No, Russians Do Not Hack The FCC’s Public Comments

(This is just getting out of hand.)

Image result for russians did it

from Moon of Alabama

A member of the Federal Communications Commission, Jessica Rosenworcel, wrote an op-ed for the Washington Post.

It is unlikely that the headline was chosen by the author of the op-ed. The editors of the Washington Post opinion page wrote it. I also doubt that she would have chosen a picture of the FCC head to decorate her piece.

For the record: The headline is false…

[read more here]

7 Responses

  1. 1. I agree with Moon of Alabama. 2. I disagree with you, Scott.
    I agree with MoA because I believe it is impossible for the Russians to find such huge number of imbeciles in Russia to post the kinds of moronic comments I’ve seen. They simply don’t have our resources.
    I disagree with your snide implication in the photo at the top that it was not the Russians who pooped in the hallway. I know dogs. Some of my best friends have been dogs, and I am telling you that those are honest dog faces.
    I urge nothing more than fairness and objectivity:
    the Russians did not “interfere” with our elections;
    they did not enlist half a million feeble-minded typists to post retarded comments;
    but they did poop in that particular hallway!

  2. I’ve been wondering what the equation is for propaganda. For example, when do the powers-that-be know when to ease up on the Russia-gate accelerator. They’re already letting up a bit, it seems. Perhaps because they know the Russia propaganda campaign has been won, or has reached its maximum possible effectiveness/saturation point. But how do they know the propaganda is working? And conversely, how do they know when it isn’t or isn’t quite working? What’s the metric that they use internally? And what’s the mechanism overall? That’s what I’m wondering.

    I’m thinking that there is a threshold of acceptance among a population — or a cognitive dissonance threshold — that propaganda must exceed in order for the propaganda campaign to be deemed successful. (I imagine academics have studied this and that I could find the actual data if I looked hard enough.) After reaching this threshold, any new information that contradicts the propaganda can be effectively repelled by gaslighting (new information is easily dismissed as “conspiracy theory”, messengers of new information are readily dismissed as crazy, etc.).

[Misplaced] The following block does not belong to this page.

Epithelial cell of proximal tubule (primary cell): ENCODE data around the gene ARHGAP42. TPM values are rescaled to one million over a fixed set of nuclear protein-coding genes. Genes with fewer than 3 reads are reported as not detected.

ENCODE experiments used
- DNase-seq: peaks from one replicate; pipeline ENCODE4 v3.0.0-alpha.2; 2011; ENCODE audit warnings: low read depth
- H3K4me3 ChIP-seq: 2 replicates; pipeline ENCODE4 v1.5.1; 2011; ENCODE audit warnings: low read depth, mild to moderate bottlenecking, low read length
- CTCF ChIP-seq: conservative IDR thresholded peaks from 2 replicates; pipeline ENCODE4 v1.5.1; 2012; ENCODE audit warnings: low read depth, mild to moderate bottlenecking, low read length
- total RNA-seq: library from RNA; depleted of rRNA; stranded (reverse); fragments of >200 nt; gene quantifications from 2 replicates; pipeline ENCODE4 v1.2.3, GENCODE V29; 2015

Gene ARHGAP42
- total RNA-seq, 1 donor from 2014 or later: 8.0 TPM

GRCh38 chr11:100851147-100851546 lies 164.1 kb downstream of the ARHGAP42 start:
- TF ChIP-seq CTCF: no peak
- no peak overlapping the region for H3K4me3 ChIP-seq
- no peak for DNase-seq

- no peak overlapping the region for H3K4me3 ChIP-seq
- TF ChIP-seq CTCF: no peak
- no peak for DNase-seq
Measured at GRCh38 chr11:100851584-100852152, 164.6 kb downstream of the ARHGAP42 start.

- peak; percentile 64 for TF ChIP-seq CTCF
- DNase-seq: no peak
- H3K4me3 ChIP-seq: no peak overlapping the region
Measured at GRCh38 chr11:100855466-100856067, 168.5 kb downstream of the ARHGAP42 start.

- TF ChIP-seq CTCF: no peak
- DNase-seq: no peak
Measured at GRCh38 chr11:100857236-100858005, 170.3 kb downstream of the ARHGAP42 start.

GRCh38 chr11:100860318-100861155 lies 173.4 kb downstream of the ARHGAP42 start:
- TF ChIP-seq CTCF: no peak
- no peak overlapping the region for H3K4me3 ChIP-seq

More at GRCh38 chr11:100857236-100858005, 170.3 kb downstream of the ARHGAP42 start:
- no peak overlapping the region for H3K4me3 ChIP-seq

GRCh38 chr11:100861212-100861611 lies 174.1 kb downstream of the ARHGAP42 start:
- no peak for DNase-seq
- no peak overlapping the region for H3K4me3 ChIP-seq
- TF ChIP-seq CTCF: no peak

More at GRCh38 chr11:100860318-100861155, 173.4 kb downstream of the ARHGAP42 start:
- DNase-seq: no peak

So, I’m guessing the mechanism is something like this: Devise campaign. Distribute campaign plan/message/talking points to controlled media. Hammer the public with the campaign. Measure public acceptance of the propaganda using polling services. Once the polls reveal that public acceptance is above the cognitive dissonance threshold — mission accomplished. Is that about how it works?

    • I don’t know. An interesting question. I know they are constantly polling but not as much as they used to. Moreover these days, they hire firms to sweep the web and social media and glean the required info directly from the horse’s mouth so to speak. No need in polling if folks are going to offer up their unfiltered opinions on Facebook and in their emails, right?

      I know one thing: for the most part, the needle measuring public sentiment moves slowly unless motivated by some “catastrophic event like a New Pearl Harbor” right? So the propaganda is useful to some degree, but look how far they’ve been able to move the needle in terms of gun control since Sandy Hook. Right afterwards it budged a bit but since then? Not much. In terms of the Russian hacking myth, no New Pearl Harbor event ergo… not much movement except for the folks who were already shocked and awed by the election of Trump in 2016.

      I think to some degree the propaganda isn’t necessarily used to foment change as much as it is cover. If that makes sense. They needed cover for the new Cold War. They needed cover for the illegal invasion of Iraq. They needed cover for Obama re-committing troops to Iraq and trying to regime change Syria. WMDs stories and Yellow Cake forgeries didn’t make people want to invade Iraq. That was the residual effects of 9/11 right? But they provided enough cover for the complicit media to get behind the goal which was an illegal war of aggression.

      I guess what I am saying is, certain agenda items are less dependent on public opinion than you might think. Examples: TARP and repealing Net Neutrality I suppose. The propaganda provided cover at least in those cases and they acted in spite of public opinion not after it changed, because it didn’t in either case.

      • Yes, “cover vs. foment change”. That makes sense. Maybe there’s no math involved. It’s like the-powers-that-be have already made the decision to do something terrible, they don’t need permission or a blessing from the people. Propaganda just becomes an effort to keep people from protesting too much once the terrible event starts.

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